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Aløft

There's nothing new about Nordic interiors - blond timbers, concrete surfaces, warm, mid-century charm without the twee - and thank heavens for that. It's a style that augments the beauty of everything around it, in this case, gorgeous Hobart harbour, which makes up one whole wall. What is new here, however, is the food - by veterans of Garagistes, which once dazzled diners down the road, Vue de Monde in Melbourne and Gordon Ramsay worldwide. There's a strong Asian bent, but with Tasmanian ingredients. In fact, the kitchen's love of the local verges on obsessive - coconut milk in an aromatic fish curry is replaced with Tasmanian-grown fig leaf simmered in cream to mimic the flavour. Other standouts include a gutsy red-braised lamb with gai lan and chewy cassia spaetzle, pigs' ears zingy with Sichuan pepper and a fresh, springy berry dessert. While the food is sourced locally, the generous wine list spans the planet. 

Brae

Prepare to enter a picture of the countryside framed by note-perfect Australiana but painted in bold, elegant and unsentimental strokes. Over 10 or more courses, Dan Hunter celebrates his region with dishes that are formally daring (Crunchy prawn heads! Creamy oyster soft-serve! Sea urchin and chicory bread pudding!), yet rich in flavour and substance. The menu could benefit from an edit, but the plates are tightly composed - and what could you cut? Certainly not the limpid broth bathing fronds of abalone and calamari, nor the clever arrangement of lobster played off against charred waxy fingerlings under a swatch of milk skin. The adventure is significantly the richer for the cool gloss of the dining room, some of the most engaging service in the nation and wine pairings that roam with an easy-going confidence. Maturing and relaxing without surrendering a drop of its ambition, Brae is more compelling than ever.

Farro recipes

Farro can be used in almost any dish, from a robust salad to accompany hearty beer-glazed beef short ribs to a new take on risotto with mushrooms, leek and parmesan. Here are 14 ways with this versatile grain.

Grilled apricot salad with jamon and Manchego

Here we've scorched apricots on the grill and served them with torn jamon, shaved Manchego and peppery rocket leaves. Think of it as a twist on the good old melon-prosciutto routine. The mixture would also be great served on charred sourdough.

A festival of cheese hits Sydney

Kick off winter with a week of cheese tasting.

Secret Tuscany

A far cry from Tuscany’s familiar gently rolling hills, Monte Argentario’s appealing mix of mountain, ocean, island and lagoon makes it one of Italy’s hidden treasures, writes Emiko Davies.

2017 Australian Hotel Awards: The Finalists

This year's finalists across 11 different categories include established and new hotels, all with particular areas of excellence. Stay tuned to find out which hotels will take the top spots when they're announced at a ceremony at QT Melbourne on Wednesday 24 May, and published in our 2017 Australian Hotel Guide, on sale Thursday 25 May.

Discovering Macedonia

Like its oft-disputed name, the Former Yugoslav Republic of Macedonia defies simple definition but its rich diversity extends from the dinner table to the welcoming locals, writes Richard Cooke.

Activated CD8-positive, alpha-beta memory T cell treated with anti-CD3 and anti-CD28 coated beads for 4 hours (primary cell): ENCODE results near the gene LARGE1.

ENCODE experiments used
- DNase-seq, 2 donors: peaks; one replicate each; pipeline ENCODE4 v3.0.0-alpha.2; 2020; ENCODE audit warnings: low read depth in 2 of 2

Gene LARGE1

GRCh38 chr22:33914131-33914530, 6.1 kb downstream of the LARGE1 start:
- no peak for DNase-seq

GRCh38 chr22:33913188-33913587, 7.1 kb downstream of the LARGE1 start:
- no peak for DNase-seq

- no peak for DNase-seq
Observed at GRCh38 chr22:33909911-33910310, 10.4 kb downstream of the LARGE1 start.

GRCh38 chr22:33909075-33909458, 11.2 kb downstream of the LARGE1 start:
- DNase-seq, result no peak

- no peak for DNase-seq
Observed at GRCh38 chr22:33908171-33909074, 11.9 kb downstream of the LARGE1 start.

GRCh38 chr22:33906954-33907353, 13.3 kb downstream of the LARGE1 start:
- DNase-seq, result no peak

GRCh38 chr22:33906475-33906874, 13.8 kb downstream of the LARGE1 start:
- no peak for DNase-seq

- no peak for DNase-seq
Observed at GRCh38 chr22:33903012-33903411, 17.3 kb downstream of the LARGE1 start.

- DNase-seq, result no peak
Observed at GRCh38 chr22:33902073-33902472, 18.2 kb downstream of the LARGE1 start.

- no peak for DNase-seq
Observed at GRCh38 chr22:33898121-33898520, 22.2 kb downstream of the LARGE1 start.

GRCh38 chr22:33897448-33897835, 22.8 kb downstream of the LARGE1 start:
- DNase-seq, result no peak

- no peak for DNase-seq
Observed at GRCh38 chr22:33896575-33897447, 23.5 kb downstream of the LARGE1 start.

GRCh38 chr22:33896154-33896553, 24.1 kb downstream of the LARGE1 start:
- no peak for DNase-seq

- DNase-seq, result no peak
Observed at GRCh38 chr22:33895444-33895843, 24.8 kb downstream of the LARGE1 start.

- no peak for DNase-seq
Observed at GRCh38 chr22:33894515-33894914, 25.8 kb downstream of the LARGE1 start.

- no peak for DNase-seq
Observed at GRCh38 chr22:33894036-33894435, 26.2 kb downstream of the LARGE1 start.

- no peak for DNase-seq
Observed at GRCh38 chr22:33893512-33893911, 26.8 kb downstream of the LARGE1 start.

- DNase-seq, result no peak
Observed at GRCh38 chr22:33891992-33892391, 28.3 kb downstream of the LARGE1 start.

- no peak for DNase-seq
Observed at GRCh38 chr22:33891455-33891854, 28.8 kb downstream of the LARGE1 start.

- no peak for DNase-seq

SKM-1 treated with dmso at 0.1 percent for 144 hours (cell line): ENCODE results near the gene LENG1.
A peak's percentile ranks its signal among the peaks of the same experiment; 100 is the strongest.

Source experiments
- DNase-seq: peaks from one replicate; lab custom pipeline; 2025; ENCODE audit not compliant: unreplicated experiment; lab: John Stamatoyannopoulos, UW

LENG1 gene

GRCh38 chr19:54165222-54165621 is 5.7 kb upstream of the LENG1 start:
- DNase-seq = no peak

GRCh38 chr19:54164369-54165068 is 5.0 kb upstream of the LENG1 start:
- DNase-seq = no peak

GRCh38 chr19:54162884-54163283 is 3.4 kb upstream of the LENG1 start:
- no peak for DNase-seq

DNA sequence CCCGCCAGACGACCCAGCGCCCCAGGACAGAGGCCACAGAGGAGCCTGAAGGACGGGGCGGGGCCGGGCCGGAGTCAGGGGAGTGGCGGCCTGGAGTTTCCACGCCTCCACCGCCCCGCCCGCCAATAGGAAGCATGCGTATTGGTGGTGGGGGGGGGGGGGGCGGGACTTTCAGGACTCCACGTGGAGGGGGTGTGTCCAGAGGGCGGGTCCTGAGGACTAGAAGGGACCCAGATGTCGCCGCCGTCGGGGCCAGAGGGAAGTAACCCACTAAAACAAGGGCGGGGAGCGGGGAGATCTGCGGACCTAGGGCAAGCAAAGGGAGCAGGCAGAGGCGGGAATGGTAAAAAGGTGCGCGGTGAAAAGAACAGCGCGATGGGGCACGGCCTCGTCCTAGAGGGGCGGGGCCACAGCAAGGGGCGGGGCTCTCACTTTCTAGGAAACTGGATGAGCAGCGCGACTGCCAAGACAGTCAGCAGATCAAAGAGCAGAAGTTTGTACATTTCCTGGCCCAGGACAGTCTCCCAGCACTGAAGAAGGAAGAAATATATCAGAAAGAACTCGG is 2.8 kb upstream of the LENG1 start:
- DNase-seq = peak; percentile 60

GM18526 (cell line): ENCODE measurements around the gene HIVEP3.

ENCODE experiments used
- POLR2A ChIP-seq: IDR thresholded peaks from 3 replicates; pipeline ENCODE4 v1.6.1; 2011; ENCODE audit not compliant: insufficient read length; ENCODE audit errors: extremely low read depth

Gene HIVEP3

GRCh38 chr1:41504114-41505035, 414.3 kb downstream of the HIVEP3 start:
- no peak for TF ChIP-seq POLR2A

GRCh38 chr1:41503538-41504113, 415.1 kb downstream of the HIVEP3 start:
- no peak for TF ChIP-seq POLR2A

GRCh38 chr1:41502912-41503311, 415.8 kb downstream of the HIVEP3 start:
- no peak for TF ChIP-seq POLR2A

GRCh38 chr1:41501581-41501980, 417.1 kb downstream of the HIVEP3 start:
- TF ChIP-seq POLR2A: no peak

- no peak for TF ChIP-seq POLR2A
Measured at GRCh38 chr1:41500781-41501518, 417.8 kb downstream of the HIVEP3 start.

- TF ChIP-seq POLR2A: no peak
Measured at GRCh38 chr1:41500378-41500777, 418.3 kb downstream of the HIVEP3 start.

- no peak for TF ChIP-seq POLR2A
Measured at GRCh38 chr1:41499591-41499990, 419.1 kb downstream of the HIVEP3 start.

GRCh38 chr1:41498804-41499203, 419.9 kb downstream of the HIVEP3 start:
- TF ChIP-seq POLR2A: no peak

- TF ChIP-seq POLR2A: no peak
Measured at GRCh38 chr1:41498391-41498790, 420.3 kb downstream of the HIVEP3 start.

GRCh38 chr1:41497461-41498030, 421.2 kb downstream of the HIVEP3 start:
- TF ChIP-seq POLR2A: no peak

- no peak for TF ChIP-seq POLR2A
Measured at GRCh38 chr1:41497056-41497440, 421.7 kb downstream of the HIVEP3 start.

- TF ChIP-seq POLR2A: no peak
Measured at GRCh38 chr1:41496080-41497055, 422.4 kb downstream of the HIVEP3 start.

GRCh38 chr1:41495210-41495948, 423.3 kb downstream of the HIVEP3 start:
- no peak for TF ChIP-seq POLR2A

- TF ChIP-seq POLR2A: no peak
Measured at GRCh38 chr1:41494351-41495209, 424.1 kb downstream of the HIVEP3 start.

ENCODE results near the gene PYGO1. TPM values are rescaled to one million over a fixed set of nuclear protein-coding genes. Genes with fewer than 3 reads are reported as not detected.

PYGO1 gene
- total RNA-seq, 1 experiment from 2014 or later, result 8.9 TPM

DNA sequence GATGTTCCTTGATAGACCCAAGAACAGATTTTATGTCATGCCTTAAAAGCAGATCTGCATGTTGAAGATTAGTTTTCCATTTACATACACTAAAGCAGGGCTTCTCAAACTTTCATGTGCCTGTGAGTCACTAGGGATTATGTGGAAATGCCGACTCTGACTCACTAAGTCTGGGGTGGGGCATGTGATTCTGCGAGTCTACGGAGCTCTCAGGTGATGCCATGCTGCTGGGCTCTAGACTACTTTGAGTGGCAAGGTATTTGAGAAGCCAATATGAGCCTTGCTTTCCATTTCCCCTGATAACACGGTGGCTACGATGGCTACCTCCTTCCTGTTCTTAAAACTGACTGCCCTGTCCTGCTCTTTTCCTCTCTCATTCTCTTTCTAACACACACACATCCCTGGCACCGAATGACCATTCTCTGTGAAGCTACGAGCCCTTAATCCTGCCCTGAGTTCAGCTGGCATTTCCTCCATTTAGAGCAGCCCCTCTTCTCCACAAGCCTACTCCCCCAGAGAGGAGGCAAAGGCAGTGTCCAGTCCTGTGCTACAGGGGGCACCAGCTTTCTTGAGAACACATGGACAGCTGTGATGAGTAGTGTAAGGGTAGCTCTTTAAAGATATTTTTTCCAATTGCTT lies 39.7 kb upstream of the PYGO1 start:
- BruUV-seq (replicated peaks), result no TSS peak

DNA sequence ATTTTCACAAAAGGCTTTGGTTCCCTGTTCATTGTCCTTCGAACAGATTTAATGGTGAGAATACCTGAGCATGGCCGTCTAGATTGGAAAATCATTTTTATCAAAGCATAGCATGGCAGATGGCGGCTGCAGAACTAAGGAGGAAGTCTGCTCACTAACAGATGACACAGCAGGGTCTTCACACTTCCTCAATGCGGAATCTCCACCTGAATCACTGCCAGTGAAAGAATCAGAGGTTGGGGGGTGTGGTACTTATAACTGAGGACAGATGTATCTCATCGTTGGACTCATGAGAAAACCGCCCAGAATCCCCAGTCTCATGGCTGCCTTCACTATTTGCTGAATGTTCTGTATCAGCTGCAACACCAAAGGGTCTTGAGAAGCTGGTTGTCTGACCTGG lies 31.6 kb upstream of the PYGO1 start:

Ham and Gruyère buckwheat crêpes


You'll need to begin this recipe a day ahead.

You'll need

300 gm coarsely grated Gruyère, plus extra to serve 200 gm crème fraîche 2 tsp Dijon mustard 2 tbsp coarsely chopped flat-leaf parsley and chervil, plus extra to serve 12 slices leg ham off the bone, coarsely torn 500 gm cherry tomatoes, on the vine 1½ tbsp olive oil 1 tsp red wine vinegar 1 tsp thyme For brushing and drizzling: melted butter   Buckwheat crêpes 500 ml (2 cups) milk 110 gm (¾ cup) plain flour 100 gm buckwheat flour 100 gm butter, melted and cooled 3 eggs

Method

  • 01
  • For buckwheat crêpes, process ingredients and 1 tsp sea salt in a food processor until smooth and combined, transfer to a jug, cover and refrigerate overnight to rest. Brush a 25cm-diameter crêpe pan with a little melted butter. Stir crêpe mixture, pour 2-3 tbsp into pan, swirling quickly to thinly coat base, and cook, turning once, until browned on each side (30 seconds-1 minute each side). Transfer to a plate lined with baking paper and repeat with remaining butter and batter, wiping out pan with absorbent paper between crêpes (stir batter occasionally and thin with a little extra milk to a pourable consistency when required, as batter will thicken while standing). Store crêpes between layers of baking paper covered with plastic wrap until required.
  • 02
  • Combine Gruyère, crème fraîche, mustard and herbs in a bowl and season to taste. Working with one crêpe at a time, place crêpe on a work surface, spread with Gruyère mixture, scatter with ham, then fold into quarters and place in a baking dish brushed with melted butter. Repeat with remaining crêpes, overlapping crêpes in dish. Cover with plastic wrap and refrigerate until required.
  • 03
  • Preheat oven to 200C. Spread tomatoes on an oven tray, drizzle with oil and vinegar, scatter with thyme and season to taste. Roast until skins split (10-15 minutes) and keep warm.
  • 04
  • Drizzle crêpes with melted butter, scatter with remaining Gruyère, cover with foil and bake until bubbling and warmed through (8-10 minutes). Serve warm, scattered with roast tomatoes and extra herbs.

At A Glance

  • Serves 10 people
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At A Glance

  • Serves 10 people

Drink Suggestion

Normandy cider.

Featured in

Nov 2012

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